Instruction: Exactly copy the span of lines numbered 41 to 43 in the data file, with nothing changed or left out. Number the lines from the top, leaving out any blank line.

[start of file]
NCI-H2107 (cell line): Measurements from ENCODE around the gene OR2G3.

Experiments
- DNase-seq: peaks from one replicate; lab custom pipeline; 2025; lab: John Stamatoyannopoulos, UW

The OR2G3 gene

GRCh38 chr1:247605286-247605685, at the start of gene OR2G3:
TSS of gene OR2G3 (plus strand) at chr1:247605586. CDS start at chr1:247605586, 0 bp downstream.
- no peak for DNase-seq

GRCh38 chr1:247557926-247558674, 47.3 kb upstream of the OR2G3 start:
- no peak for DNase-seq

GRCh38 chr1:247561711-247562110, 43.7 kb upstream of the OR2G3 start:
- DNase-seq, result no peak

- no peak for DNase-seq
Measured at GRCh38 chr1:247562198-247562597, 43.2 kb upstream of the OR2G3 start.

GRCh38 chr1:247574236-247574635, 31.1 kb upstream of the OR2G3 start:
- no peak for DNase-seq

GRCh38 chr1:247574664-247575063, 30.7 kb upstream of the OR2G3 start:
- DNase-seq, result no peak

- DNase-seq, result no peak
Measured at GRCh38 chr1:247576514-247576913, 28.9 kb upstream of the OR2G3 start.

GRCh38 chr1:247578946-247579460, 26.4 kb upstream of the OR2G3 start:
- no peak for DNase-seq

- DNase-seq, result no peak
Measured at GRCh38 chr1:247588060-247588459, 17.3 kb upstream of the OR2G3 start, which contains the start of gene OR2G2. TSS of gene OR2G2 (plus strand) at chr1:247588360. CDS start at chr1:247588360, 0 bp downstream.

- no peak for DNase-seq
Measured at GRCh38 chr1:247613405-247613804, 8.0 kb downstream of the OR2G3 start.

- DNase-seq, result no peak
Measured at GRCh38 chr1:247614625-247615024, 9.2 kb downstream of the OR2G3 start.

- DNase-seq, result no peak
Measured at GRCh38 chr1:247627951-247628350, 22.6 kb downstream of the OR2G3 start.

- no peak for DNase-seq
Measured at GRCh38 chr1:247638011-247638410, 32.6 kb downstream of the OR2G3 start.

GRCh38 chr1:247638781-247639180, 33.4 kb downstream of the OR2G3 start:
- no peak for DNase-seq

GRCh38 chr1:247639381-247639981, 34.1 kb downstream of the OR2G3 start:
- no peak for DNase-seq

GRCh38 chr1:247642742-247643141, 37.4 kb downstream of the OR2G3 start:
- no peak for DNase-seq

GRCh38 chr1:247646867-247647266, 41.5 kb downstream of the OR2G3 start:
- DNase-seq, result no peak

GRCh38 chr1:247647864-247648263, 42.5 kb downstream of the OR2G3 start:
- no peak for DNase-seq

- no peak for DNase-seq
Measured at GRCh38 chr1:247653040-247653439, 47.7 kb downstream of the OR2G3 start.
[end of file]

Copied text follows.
- no peak for DNase-seq

- no peak for DNase-seq
Measured at GRCh38 chr1:247653040-247653439, 47.7 kb downstream of the OR2G3 start.